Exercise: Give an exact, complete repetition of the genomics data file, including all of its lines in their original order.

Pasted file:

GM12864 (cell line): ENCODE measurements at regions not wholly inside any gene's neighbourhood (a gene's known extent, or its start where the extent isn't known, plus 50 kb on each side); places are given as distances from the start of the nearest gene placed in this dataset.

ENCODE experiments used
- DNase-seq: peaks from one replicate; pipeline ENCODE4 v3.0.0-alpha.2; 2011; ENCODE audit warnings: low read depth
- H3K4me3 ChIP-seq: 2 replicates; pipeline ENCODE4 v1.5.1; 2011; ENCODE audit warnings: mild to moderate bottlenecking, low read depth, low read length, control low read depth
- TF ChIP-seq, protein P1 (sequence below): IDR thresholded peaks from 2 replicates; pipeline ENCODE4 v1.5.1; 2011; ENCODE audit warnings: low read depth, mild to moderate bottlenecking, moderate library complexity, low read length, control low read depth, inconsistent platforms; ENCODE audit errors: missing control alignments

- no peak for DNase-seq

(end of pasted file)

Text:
GM12864 (cell line): ENCODE measurements at regions not wholly inside any gene's neighbourhood (a gene's known extent, or its start where the extent isn't known, plus 50 kb on each side); places are given as distances from the start of the nearest gene placed in this dataset.

ENCODE experiments used
- DNase-seq: peaks from one replicate; pipeline ENCODE4 v3.0.0-alpha.2; 2011; ENCODE audit warnings: low read depth
- H3K4me3 ChIP-seq: 2 replicates; pipeline ENCODE4 v1.5.1; 2011; ENCODE audit warnings: mild to moderate bottlenecking, low read depth, low read length, control low read depth
- TF ChIP-seq, protein P1 (sequence below): IDR thresholded peaks from 2 replicates; pipeline ENCODE4 v1.5.1; 2011; ENCODE audit warnings: low read depth, mild to moderate bottlenecking, moderate library complexity, low read length, control low read depth, inconsistent platforms; ENCODE audit errors: missing control alignments

- no peak for DNase-seq